What makes materials valuable?
We are clueless about the production of our everday objects. Sometimes ignorace is bliss, for instance when it comes to the industrial processing of animals. My personal approach to materials is manual craft I followed the traditional work steps of the traditional leather production process. From slaughter to stitching. Thereby a "waste product" - the cow's stomach turned into a personal object of value.
Video of the project group's talk at the Biotopia event "Living Materials". My talk comes straight after a great introduction by Ralph Ammer. If you want to skip it, please forward the video to 4:21. There is an english translation down below.
I asked myself the question: What makes materials and objects valuable to us? How do values develop?
We daily surround ourselves with hundreds of products of which we know nothing. Neither the origin, nor the manufacturing process. In our society, it’s all about the product itself. We consume it, use it and don’t hesitate to discard it. To deal with the question for value I dedicated my semester-project to leather - one of the oldest materials used by humankind.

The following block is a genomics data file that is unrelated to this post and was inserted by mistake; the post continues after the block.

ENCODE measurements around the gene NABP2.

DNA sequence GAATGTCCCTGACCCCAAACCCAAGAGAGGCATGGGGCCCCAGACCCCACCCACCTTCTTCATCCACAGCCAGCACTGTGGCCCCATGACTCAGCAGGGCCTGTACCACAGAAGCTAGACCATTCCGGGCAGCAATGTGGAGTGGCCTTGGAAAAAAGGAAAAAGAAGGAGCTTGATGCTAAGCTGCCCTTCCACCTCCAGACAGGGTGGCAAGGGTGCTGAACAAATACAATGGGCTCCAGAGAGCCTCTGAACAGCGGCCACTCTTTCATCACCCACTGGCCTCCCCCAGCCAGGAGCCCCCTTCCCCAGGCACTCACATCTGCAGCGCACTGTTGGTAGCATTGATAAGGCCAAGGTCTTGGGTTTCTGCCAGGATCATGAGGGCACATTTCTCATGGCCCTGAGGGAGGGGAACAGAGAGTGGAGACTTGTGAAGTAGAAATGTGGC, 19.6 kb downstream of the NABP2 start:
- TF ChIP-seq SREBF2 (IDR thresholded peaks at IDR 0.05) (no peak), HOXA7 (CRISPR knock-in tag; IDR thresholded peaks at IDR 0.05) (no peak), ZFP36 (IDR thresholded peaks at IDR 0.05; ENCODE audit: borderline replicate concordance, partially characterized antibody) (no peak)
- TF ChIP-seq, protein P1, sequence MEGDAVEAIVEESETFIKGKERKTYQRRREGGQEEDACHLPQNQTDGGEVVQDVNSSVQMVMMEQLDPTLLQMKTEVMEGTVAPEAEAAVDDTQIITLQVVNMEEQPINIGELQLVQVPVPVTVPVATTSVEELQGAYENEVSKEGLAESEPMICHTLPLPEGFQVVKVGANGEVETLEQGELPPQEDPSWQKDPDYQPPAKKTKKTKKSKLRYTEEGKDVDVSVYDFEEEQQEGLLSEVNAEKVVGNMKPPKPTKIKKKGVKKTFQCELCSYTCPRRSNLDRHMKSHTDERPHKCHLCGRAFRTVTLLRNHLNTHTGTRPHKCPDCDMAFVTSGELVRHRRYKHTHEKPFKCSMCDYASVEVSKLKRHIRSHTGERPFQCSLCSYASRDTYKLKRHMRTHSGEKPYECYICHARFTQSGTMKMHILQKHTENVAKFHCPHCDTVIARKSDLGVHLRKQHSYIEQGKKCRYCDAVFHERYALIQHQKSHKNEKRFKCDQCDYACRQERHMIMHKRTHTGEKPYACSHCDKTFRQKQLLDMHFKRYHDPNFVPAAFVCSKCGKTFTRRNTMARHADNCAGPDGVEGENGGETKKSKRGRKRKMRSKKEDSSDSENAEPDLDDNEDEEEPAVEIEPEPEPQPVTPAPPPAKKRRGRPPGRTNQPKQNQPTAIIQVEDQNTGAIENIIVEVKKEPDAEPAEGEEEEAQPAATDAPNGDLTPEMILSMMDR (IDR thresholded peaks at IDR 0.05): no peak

The story about leather starts at the cow’s paddock. After the animal is slaughtered you can start making something from the animal material.
I didn’t work with the cow’s skin but its stomach which is normally thrown away. It has beautiful structures which no one would normally see.
I started cleaning the cow’s stomach. Because of the smell this is a very unpleasant process. But somehow, during the daily work on my project I started kind of loving the stinky stomach. Finally, I made this wallet. It is quite crooked, stiff and still stinks a bit. But through the process of making it, this wallet got very special for me and I even can overlook the smell. Maybe, this wallet the most valuable object I’ve ever possessed.